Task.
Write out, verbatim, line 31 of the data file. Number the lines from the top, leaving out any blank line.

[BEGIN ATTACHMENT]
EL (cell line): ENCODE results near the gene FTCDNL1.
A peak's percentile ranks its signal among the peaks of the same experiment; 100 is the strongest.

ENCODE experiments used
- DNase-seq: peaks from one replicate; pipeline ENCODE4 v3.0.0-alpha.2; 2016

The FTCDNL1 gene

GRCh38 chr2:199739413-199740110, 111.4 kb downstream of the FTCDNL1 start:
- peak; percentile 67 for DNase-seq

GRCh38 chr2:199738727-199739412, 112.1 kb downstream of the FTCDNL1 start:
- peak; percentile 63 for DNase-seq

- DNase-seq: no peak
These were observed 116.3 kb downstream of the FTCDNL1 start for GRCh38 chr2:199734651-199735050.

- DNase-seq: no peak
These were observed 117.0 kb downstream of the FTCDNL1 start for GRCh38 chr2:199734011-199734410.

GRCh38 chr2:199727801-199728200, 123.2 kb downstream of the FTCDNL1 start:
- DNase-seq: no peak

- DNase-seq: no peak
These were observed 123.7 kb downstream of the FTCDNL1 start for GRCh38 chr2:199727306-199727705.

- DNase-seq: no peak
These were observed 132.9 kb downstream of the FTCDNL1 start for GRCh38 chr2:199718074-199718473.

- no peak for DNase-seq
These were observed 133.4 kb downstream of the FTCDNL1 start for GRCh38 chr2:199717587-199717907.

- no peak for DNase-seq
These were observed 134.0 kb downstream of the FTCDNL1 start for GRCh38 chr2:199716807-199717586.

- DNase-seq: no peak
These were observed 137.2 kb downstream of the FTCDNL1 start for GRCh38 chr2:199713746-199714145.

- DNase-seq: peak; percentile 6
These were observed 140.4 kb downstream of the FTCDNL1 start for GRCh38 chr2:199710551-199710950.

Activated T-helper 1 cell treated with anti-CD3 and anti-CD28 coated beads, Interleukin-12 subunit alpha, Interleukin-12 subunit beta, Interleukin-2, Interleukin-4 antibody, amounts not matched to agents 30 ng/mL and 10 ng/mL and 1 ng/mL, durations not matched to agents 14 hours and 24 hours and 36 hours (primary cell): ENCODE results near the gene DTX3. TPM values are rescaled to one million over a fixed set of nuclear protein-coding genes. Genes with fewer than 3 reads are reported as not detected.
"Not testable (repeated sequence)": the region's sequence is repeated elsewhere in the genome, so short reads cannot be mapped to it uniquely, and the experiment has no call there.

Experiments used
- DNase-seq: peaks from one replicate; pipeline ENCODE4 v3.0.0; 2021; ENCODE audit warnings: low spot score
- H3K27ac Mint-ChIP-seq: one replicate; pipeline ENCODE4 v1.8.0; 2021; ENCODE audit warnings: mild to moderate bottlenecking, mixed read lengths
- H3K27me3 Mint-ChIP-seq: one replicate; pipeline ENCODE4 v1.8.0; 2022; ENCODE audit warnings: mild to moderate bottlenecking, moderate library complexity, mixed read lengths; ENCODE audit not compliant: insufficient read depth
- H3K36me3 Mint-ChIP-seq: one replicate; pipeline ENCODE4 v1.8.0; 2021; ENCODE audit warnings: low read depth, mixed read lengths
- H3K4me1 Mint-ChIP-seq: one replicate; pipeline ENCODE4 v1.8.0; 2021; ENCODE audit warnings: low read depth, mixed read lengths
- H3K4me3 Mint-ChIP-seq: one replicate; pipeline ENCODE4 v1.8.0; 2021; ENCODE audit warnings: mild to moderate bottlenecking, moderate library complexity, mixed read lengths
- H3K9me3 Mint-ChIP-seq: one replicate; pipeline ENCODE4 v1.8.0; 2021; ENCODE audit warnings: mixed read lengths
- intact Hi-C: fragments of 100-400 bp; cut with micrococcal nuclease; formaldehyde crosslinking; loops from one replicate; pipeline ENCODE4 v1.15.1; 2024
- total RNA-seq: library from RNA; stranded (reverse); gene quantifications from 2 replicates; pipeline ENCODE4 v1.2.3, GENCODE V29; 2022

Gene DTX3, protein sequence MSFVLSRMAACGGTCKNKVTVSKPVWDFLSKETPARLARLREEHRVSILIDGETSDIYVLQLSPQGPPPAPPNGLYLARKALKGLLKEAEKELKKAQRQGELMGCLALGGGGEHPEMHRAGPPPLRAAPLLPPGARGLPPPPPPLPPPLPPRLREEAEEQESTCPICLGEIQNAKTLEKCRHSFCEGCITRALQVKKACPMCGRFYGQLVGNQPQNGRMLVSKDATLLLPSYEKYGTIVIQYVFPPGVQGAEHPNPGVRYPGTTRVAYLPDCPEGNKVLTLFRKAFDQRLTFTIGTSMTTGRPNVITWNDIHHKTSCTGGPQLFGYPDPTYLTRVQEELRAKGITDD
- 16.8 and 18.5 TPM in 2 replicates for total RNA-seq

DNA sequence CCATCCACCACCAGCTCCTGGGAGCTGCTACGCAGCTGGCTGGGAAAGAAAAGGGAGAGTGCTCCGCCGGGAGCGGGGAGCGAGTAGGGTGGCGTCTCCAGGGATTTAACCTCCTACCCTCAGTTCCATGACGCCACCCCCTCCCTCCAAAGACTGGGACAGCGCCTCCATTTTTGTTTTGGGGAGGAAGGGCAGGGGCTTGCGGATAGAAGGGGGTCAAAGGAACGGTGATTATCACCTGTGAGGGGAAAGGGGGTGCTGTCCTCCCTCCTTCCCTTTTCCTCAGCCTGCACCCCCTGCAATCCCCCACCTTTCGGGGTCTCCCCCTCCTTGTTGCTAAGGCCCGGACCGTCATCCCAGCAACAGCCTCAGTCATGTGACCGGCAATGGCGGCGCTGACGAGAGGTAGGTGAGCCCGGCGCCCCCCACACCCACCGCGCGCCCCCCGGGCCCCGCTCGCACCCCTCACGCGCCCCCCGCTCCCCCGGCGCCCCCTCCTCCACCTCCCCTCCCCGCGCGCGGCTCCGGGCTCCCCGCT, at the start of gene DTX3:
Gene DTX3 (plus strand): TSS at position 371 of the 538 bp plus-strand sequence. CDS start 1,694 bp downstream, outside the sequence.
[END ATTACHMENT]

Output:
- DNase-seq: peaks from one replicate; pipeline ENCODE4 v3.0.0; 2021; ENCODE audit warnings: low spot score